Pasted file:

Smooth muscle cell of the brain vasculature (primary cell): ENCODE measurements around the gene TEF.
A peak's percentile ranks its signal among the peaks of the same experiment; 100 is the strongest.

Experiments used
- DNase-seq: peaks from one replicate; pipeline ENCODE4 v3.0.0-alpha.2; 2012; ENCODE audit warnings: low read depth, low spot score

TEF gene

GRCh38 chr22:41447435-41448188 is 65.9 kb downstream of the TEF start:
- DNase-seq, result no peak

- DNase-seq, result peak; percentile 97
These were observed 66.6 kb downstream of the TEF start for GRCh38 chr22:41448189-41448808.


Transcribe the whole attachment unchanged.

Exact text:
Smooth muscle cell of the brain vasculature (primary cell): ENCODE measurements around the gene TEF.
A peak's percentile ranks its signal among the peaks of the same experiment; 100 is the strongest.

Experiments used
- DNase-seq: peaks from one replicate; pipeline ENCODE4 v3.0.0-alpha.2; 2012; ENCODE audit warnings: low read depth, low spot score

TEF gene

GRCh38 chr22:41447435-41448188 is 65.9 kb downstream of the TEF start:
- DNase-seq, result no peak

- DNase-seq, result peak; percentile 97
These were observed 66.6 kb downstream of the TEF start for GRCh38 chr22:41448189-41448808.